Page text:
Increased numbers of sensors on wells do not result in increased production. New methods of data analysis are needed to capitalize on the new data. A novel approach to modelling gas coning has been developed for one of BP’s assets. It integrates several data-driven models representing different aspects of a well’s performance.

Prior art, as exemplified by other approaches in BP and other case studies in the literature, is discussed. A description of the field and its operational issues around gas production is given. The details of the methodology that has been used are provided. The novelty relative to the prior methods described in literature is discussed. Advantages of the data-driven approach are explored, incorporation of the models into real-time operational support systems is considered, and other opportunities for leveraging available data to maximize the value from our operations are mentioned.

The approach has been tested on a North Sea reservoir. An interconnected suite of models for reservoir pressure, indication of the presence of gas coning, virtual flow measurement for fluids and gas production, and dynamic prediction for future fluids and gas rates, was developed. The suite of models predicts fluid and gas rates for use in short-time-loop optimizations. Models use the available real-time data, which includes bottom-hole pressure, wellhead pressure, choke changes, and gas lift rate. The data is captured for production, injection and observation wells.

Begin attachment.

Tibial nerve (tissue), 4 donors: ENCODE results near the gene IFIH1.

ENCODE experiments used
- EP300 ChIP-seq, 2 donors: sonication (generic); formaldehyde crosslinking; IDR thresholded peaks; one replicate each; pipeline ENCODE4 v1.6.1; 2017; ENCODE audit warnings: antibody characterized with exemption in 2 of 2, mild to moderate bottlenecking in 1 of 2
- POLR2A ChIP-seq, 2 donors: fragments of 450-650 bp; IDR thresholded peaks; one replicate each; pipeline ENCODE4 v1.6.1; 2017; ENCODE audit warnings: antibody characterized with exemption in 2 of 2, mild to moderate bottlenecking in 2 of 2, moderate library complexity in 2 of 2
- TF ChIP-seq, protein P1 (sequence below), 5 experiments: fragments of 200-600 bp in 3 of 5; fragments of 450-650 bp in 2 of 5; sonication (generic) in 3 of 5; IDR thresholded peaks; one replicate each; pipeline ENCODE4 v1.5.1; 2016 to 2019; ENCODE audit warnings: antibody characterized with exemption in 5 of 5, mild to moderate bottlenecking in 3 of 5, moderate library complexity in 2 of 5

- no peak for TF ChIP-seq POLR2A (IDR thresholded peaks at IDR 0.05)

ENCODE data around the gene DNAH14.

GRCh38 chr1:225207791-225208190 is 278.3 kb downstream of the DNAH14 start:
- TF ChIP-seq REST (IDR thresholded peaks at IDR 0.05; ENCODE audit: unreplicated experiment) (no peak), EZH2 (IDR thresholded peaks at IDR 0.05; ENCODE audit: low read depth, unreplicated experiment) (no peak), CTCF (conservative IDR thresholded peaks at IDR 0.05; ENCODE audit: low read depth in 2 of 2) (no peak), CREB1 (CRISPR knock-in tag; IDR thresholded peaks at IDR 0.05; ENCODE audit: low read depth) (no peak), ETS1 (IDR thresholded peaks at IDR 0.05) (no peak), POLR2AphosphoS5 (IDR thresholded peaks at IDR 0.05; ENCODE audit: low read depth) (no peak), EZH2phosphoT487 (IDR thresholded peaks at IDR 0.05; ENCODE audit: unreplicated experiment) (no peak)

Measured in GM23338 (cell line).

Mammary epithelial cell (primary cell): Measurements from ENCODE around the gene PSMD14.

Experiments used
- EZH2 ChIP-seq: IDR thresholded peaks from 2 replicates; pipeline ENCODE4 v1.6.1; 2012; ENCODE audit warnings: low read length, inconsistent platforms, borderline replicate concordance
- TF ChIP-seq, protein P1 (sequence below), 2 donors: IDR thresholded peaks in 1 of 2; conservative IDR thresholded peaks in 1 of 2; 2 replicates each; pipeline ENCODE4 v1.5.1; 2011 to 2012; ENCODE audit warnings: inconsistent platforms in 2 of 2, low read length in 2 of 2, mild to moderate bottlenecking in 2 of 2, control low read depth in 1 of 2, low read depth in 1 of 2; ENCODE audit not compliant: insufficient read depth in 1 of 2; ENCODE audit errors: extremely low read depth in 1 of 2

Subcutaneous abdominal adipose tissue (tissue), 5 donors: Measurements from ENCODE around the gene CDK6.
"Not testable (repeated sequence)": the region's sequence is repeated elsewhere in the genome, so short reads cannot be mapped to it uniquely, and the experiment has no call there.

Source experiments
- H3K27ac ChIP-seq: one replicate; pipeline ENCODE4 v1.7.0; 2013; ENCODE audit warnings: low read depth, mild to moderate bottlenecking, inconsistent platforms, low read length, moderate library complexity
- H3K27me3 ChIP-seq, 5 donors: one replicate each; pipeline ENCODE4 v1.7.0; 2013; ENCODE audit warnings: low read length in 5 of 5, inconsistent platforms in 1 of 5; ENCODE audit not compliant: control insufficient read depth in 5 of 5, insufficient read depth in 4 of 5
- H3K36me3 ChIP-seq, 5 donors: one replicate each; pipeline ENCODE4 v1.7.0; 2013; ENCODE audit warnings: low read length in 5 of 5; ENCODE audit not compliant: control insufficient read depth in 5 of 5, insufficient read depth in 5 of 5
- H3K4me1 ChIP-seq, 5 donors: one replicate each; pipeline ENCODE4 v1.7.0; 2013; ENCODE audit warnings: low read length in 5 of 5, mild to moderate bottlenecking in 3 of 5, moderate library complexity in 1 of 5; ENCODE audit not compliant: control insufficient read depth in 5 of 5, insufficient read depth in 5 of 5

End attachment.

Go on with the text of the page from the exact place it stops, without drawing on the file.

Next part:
The methodology assists in the prediction of the dynamic well behavioral changes which result from the onset or occurrence of gas coning. It enables the asset to leverage its real-time sensor data to manage and optimize its wells while respecting the facility’s constraints. It works for similar assets where dynamic well behavior must be managed.

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